The eighteenth century English Baptist pastor John Gill described God’s goodness as “an inexhaustible fountain” overflowing forever even as he continually shares his goodness with the living things he has made. In John Gill’s time, city fountains didn’t recirculate their water like the fountains we have now. They drew their water from a reservoir or some natural springs, and provided it to the people who lived around them. Fountains were a source fresh, clean water for drinking and washing. God’s inexhaustible fountain of goodness is this kind of fountain—one that constantly provides us with fresh goodness. But with his fountain of goodness, there is no danger the reservoir will run dry or the springs will dry up. He has an infinite, eternal supply of fresh goodness. There is no limit to his kindness and no end to his generosity, but his goodness flows from him forever in a never-ending stream.The LORD is good to all,and his mercy is over all that he has made.The eyes of all look to you,and you give them their food in due season.You open your hand;you satisfy the desire of every living thing.(Psalm 145:9, 15-16)
From the abundance of his generosity, God grows mushrooms to feed squirrels and saplings to feed deer. He provides earthworms for robins and mice for foxes. The greens I grow in my garden come from his goodness, too. He could have created only one kind of salad green, or none at all, but instead, he created crispy romaine, buttery spinach, chewy kale, spicy arugula, and red leaf lettuce for extra visual punch, each variety increasing my pleasure as I eat my salads. Vegetables, fruits, grains, and meats—every different kind is a good gift from our good God.
Sustaining Us and Giving Us Joy
God directs everything in the universe, so every benefit we receive—every “good gift”—comes from him (James 1:17). Beyond our food, homes, and families, he gives us jobs, friends, vacations, sunshine, music, colours, and even the air we breathe. Everything that sustains us and everything that gives us joy—all are God’s gifts to us. Even when other people give to us, underneath their gifts is the goodness of God. He gave them enough to share (1 Corinthians 4:7) and the desire to share with us.
God is generous to everyone, even those who don’t acknowledge him or his gifts. “[H]e is kind to the ungrateful and evil,” Jesus said (Luke 6:35). “[H]e makes his sun rise on the evil and on the good, and sends rain on the just and on the unjust” (Matthew 5:44-45). Even God’s enemies receive good gifts from him.
But for those who belong to him, God's generosity continues throughout eternity. Even in this life, every single circumstance is a good gift working an eternal purpose. All things, including life’s trials, are part of God’s benevolent plan to make believers more like Christ (Romans 8:28-29). Can you see why the apostle Paul reminds his readers to be thankful in all circumstances (1 Thessalonians 5:18)? Our generous God uses everything, even the hard things, to remake his people in his image.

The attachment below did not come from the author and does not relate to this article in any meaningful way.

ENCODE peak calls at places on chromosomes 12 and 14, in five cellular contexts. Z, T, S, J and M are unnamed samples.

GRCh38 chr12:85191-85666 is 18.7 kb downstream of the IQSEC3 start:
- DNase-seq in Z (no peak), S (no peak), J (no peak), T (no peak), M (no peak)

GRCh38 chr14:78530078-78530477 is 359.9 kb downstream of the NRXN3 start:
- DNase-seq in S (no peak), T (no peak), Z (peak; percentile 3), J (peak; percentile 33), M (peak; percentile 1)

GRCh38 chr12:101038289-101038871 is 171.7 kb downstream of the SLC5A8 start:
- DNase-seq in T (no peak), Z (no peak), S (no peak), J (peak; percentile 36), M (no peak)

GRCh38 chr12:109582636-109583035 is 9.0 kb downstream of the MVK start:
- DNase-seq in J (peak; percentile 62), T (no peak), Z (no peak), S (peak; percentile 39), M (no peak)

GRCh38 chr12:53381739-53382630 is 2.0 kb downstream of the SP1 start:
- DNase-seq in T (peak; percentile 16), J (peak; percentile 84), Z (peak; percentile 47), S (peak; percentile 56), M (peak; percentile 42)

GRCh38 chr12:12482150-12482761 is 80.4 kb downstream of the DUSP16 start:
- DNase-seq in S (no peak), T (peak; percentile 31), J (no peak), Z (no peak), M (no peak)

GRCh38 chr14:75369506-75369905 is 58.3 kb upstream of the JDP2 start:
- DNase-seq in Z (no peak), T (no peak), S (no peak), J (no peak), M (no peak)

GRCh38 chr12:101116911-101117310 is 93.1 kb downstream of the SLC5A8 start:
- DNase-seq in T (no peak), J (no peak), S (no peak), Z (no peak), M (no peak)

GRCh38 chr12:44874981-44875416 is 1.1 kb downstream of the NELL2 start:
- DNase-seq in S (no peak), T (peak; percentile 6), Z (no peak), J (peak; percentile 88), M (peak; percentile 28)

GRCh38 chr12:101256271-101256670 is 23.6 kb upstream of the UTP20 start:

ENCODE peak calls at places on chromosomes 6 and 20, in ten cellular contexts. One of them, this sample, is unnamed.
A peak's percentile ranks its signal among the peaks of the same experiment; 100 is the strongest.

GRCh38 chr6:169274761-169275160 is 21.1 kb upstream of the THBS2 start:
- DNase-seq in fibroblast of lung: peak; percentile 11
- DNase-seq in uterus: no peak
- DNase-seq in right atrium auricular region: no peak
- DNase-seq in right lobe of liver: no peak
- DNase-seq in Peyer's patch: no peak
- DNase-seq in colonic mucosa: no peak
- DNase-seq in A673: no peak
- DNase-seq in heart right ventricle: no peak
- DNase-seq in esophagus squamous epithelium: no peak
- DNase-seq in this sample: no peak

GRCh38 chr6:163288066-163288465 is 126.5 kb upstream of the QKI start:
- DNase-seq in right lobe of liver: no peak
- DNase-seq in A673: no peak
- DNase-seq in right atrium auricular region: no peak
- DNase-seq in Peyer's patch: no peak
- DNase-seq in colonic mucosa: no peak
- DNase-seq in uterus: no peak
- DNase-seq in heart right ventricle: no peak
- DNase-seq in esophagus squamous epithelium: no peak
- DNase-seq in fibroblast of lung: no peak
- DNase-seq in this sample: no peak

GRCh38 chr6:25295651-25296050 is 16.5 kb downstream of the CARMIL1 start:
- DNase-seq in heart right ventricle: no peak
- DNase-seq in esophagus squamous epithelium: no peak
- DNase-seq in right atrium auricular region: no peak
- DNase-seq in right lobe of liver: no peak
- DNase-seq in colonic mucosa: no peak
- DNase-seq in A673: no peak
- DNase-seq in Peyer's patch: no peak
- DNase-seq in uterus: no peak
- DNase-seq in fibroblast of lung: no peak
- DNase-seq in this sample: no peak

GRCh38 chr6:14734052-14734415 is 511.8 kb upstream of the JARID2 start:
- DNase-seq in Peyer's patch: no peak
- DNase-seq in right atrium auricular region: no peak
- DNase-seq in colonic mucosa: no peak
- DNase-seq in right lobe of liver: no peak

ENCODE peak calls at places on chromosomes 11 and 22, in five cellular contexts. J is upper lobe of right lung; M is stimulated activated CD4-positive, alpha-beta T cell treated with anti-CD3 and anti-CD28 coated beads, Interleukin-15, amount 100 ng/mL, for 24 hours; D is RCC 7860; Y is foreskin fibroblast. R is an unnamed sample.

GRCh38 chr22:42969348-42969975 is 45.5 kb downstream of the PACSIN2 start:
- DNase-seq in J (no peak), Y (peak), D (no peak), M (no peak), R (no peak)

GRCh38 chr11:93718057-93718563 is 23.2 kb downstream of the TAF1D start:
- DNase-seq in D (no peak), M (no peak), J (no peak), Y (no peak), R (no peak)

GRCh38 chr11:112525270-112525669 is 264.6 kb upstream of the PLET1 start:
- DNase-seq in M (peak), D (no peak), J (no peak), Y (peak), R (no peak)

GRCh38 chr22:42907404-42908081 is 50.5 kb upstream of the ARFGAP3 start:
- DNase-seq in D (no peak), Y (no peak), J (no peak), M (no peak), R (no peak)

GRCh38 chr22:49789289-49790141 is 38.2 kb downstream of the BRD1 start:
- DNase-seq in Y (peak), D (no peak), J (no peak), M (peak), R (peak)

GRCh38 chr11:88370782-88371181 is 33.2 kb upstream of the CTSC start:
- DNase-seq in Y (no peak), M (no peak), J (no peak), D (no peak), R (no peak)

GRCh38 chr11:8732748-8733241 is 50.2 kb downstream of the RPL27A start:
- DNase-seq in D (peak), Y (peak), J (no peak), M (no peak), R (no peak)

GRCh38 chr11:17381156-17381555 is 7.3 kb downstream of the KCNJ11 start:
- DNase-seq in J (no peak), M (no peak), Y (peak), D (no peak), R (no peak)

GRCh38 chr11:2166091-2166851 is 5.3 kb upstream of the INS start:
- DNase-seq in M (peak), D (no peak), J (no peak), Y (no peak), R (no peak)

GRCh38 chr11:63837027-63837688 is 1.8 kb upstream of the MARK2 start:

Reflecting His Goodness
And as those who are being remade in his image, God’s people should reflect his goodness. Since he is good to all, even his enemies, we are called to do good to our enemies, too. And who are our enemies? When he commanded his followers to love their enemies, Jesus included a wide range of people in this category. According to Jesus, anyone who didn’t love them, anyone who wasn’t a brother to them, along with anyone who was actively persecuting them (Matthew 5:43-48), was an enemy. The grumpy neighbor who doesn’t like your family because she prefers silence to the sound of children playing in your backyard is, according to Jesus, your enemy. As a follower of him, you are called to not retaliate, but do good for her instead. If you take her fresh muffins, you are fulfilling his command to love your enemies. You are providing for someone who doesn’t love you or your children, just as God provides for those who don’t love him or his children. Likewise, when you treat your difficult co-worker kindly, you are imitating God’s kindness to both the just and the unjust. And if you pray for someone who is hostile to you because of your Christian faith, you are also reflecting God’s generosity to his enemies. You are following Jesus’s command to be like “your Father who is in heaven” (Matthew 5:45).
But just as God is especially generous to those who belong to him, his people should be especially “good to… those who are of the household of faith” (Galatians 6:10). Yes, we should give to people in our neighbourhoods and across the world because our God gives to everyone, but the priority for our generosity should be our fellow-believers. Even as we donate to needy children world-wide, our first duty is to make sure the needs of the children in our own churches are met.
And whenever we give to others—to our fellow believers, to the community around us, or to people far away—we are simply giving from what we have already received from God. Any praise we receive for our generosity should be redirected to him, who gives to us so we can give to others. All the glory for both the gifts we receive and the gifts we give is rightfully his.